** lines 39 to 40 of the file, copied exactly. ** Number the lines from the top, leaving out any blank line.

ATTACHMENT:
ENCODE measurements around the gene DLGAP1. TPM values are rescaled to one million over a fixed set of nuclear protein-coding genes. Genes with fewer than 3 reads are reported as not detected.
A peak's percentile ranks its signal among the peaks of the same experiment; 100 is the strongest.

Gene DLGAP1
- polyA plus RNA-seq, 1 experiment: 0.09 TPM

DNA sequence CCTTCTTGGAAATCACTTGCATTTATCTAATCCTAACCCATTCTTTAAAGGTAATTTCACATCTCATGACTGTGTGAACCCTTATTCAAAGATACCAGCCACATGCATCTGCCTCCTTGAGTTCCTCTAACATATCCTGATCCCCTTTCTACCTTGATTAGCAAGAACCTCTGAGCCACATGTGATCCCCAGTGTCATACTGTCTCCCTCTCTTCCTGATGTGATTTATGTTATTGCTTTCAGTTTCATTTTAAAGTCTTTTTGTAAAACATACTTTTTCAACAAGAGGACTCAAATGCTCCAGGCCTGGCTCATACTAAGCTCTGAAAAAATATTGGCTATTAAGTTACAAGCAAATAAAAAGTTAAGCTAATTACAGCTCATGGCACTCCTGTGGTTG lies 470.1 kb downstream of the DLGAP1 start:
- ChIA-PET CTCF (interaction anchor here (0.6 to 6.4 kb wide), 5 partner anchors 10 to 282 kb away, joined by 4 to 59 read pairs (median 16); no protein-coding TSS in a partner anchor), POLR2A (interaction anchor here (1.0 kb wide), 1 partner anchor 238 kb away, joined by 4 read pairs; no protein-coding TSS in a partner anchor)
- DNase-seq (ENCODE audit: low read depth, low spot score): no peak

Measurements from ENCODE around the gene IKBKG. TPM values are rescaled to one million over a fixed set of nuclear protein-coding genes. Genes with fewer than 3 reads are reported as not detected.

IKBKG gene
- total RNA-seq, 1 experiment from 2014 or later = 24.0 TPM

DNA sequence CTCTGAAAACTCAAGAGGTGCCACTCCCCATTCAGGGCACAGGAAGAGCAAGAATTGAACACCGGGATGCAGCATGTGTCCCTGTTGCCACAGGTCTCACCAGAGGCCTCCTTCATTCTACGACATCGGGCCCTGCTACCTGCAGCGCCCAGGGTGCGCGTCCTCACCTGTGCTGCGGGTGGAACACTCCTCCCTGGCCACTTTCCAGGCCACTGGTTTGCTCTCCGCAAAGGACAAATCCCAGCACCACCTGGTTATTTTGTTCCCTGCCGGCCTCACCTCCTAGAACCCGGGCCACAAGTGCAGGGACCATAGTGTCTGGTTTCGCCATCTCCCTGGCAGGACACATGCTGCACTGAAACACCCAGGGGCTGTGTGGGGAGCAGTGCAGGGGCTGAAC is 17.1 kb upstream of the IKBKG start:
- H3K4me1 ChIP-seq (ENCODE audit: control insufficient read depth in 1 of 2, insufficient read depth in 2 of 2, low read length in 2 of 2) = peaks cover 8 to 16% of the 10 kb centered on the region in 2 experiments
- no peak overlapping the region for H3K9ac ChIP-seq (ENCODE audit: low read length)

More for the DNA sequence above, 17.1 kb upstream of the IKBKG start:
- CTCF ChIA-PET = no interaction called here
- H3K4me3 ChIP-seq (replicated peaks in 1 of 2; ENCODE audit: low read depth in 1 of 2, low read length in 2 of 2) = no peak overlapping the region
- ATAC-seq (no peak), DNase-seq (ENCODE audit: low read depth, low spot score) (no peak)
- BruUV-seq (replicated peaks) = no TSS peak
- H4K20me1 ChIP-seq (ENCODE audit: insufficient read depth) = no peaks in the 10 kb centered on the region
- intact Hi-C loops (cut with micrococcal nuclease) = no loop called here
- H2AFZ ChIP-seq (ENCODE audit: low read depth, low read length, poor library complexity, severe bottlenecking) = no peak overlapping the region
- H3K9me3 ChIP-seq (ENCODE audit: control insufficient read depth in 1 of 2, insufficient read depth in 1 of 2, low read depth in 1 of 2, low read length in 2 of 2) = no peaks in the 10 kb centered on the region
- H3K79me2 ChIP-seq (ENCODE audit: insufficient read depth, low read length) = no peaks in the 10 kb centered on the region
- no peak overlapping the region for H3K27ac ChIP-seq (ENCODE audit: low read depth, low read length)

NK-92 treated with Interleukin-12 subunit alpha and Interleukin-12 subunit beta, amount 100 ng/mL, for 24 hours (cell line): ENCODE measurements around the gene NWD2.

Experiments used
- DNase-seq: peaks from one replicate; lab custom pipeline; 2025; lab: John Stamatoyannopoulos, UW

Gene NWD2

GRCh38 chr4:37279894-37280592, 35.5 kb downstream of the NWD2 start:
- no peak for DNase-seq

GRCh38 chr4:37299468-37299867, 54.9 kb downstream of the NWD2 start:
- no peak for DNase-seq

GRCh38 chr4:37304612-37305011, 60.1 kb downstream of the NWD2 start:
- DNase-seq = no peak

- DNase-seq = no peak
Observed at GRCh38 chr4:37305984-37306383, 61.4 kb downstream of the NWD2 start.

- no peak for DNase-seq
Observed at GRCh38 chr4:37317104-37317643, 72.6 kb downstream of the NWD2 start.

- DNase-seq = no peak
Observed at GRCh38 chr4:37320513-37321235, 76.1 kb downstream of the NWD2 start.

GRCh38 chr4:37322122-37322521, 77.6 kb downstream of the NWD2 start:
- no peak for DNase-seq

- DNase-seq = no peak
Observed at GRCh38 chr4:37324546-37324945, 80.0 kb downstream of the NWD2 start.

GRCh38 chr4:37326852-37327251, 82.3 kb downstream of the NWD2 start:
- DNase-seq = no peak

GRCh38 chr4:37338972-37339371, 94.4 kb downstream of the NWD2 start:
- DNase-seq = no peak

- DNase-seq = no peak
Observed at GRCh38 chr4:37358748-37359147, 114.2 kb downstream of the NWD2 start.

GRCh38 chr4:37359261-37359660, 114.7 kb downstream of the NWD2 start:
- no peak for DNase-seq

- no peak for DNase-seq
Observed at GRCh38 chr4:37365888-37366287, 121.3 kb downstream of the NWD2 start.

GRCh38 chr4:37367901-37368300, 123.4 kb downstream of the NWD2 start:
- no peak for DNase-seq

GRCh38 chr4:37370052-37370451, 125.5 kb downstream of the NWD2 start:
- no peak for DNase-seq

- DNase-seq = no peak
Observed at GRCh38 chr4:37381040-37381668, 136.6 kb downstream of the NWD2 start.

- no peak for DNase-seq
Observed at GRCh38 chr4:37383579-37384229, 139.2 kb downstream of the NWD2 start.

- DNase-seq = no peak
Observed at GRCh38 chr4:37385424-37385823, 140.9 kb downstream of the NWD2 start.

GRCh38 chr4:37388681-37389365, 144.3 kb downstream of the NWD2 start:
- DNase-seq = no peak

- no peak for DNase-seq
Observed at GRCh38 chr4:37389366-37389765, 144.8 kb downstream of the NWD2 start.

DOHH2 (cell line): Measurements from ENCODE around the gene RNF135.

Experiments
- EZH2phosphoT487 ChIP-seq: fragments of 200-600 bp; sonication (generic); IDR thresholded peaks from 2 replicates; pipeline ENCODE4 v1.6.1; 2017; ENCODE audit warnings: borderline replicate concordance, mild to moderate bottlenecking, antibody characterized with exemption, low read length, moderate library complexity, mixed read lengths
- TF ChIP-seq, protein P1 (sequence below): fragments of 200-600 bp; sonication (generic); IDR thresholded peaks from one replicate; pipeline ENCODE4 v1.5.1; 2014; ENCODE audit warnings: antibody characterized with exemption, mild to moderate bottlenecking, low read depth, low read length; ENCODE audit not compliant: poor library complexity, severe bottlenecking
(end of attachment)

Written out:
- DNase-seq = no peak
Observed at GRCh38 chr4:37320513-37321235, 76.1 kb downstream of the NWD2 start.